Tomb of Annihilation: Thoughts on structure

I have a group starting Tomb of Annihilation in the next week or two as we wrap up a run through DDAL07-01 “A City on the Edge”. (That’s why I hedge on the date – it all depends on how long we take to finish the last of the missions.) The actual hardcover has a pretty old-school structure, it seems to me: a hex crawl followed by a very large dungeon.

The introduction, which itself sort of comprises a Chapter 0, does a lot of setup. In addition to the standard things like a story and NPC overview, it summarizes some of the checkpoints the adventurers will need to hit in order to complete the primary quest. The “Adventure Summary” (page 6 in the hardcover) gives you these, and you should immediately go make notes in the adventure at those locations and for those NPCs. Because ToA has something like a sandbox structure, DMs need to think ahead about how to nudge the players oh-so-gently in a useful direction.

Of course, it introduces the Death Curse itself and some hooks & quests to get the players started. Setting information like weather, races, names, and gods also appear. (This actually points up one small weakness: we’re told about mechanical changes during heavy rain, but I can’t tell how often that should occur.)

The rest of this post has spoilers, so watch out. Also, if you want a full set of notes, check out Power Score’s guide to ToA. I will be writing a lot more about this adventure, but probably not anything as great as that!

If only this adventure had an index… hrmm.

Chapter 1: Port Nyanzaru

Dinosaur Race
Look at those racing stripes!

This chapter introduces the dynamic tropical port city from which the adventurers will get started, including ten side quests that DMs can use to guide players and provide a bit of extra experience and flavor. These include everything from local debt collection to pirate hunting to setting up major expeditions. A keyed map of Port Nyanzaru fills out a lot (and is useful if you’re running the DDAL adventures too). In fact, between the map, the list of NPCs (merchant princes and guides), and the various factions present here, you could probably spin this chapter into an entire mini-campaign of intrigue.

Adventurers in the port can shop on the black market or race dinosaurs. If they’re just betting on the races, the rules here are sufficient, but the racing itself is far inferior to what “A City on the Edge” lays out. If my players want to race again, I’ll probably spice up the mechanics from that module a little more and use that instead.

So yeah, a hexcrawl that starts off with NPCs, intrigue, and rumors? This definitely gives me good vibes. Depending on your group, you could probably spend weeks and weeks here. That doesn’t help with the Curse – in fact, it might even cause them to fail – but you could come back if they win. Or, you know, with new characters when the original party all falls prey to the machinations of Acererak.

Chapter 2: Chult itself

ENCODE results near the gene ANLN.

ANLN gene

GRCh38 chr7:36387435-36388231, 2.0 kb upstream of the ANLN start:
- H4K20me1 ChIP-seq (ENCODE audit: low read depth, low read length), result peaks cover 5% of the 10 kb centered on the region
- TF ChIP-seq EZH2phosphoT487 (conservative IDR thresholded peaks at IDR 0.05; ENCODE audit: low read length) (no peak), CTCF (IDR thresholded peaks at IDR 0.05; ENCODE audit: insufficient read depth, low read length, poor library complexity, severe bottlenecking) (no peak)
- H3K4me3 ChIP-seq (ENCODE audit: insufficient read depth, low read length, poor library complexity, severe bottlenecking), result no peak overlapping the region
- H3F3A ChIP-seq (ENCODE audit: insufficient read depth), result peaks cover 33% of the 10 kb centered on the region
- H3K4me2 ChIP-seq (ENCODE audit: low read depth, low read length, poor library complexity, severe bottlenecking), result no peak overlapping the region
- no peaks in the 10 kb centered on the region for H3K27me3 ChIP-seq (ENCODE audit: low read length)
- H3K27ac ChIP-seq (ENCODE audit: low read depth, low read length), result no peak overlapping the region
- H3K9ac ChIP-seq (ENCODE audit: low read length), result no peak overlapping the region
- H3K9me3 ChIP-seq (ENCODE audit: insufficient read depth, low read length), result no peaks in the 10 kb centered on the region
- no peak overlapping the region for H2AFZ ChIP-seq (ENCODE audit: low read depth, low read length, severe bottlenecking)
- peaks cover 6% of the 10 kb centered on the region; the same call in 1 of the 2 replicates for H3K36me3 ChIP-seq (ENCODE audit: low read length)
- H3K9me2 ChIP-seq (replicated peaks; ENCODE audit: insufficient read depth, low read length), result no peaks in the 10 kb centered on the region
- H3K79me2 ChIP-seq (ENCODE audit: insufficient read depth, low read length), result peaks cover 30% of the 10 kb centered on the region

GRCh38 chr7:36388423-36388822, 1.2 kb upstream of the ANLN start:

Undead of Chult.jpgAs part of the hex crawl, obviously we need two things: keyed hexes and random encounters. ToA has both, more or less. The hexes aren’t numbered like in many other products, but in my opinion that just makes it feel a little more organic. The main part of the peninsula has nearly 50 labeled locations. Some of those are just a paragraph or two, allowing the DM plenty of freedom to create. Some, however, are multi-page adventures in themselves with large maps, lots of encounters, and plenty to explore.

The random encounters here aren’t actually listed in Chapter 2 but in an appendix. Encounters have a 25% chance of happening three times a day, meaning it’s likely you’ll have at least one encounter per day.  Look at the terrain type, roll a d100, and you have your encounter with a paragraph or two of instruction. Since the party can normally only cover a hex or two per day, they’ll have plenty of company as they make their way through the jungles.

Those locations with scant detail are sometimes filled out by other adventures. The Snout of Omgar, for example, has one brief paragraph, but then the Tortle Package turns it into effectively its own chapter.

Chapter 3-5: The dungeon

True Tomb Entrance.jpgThe last three chapters take an entirely different direction: zooming in very, very tight on the lost city that houses the eponymous tomb itself. That’s right: once the players find the actual city of Omu for which they’ve been questing all over, they’re only halfway done. Since they should be somewhere around level 5 at this point, and the adventure more or less takes them to level 11, you can see that in reality they probably haven’t even hit that halfway point!

First they have to contend with other folks in the city, and this includes everything from other expeditions to the dinosaurs and undead who still inhabit it. They have to recover nine keys (“puzzle cubes”) to proceed. The city includes puzzles, negotiations, combat, and poetic riddles. Players of all styles will find plenty to enjoy here, and that means DMs can tune the adventure and dial right into what the group wants.

Then they have to make their way through a yuan-ti temple. This is a tough dungeon crawl, but it’s a fairly standard one. Creepy enemies, factions and politics, lots of dungeon toys, and some real combat challenges (many of which can be bypassed with excellent diplomacy and magic). If they can survive this after the jungle, they will believe they’re prepared for the Tomb.

They probably aren’t. They’ll exit the temple back into the city, go to the Tomb, and make their way through six levels and 81 rooms. That’s not quite megadungeon size, but if you consider these three chapters together, you get pretty close.

The conclusion gives a sort of checklist in terms of treasures, plus a summary of what happens to a number of important NPCs after the conclusion of the Death Curse.

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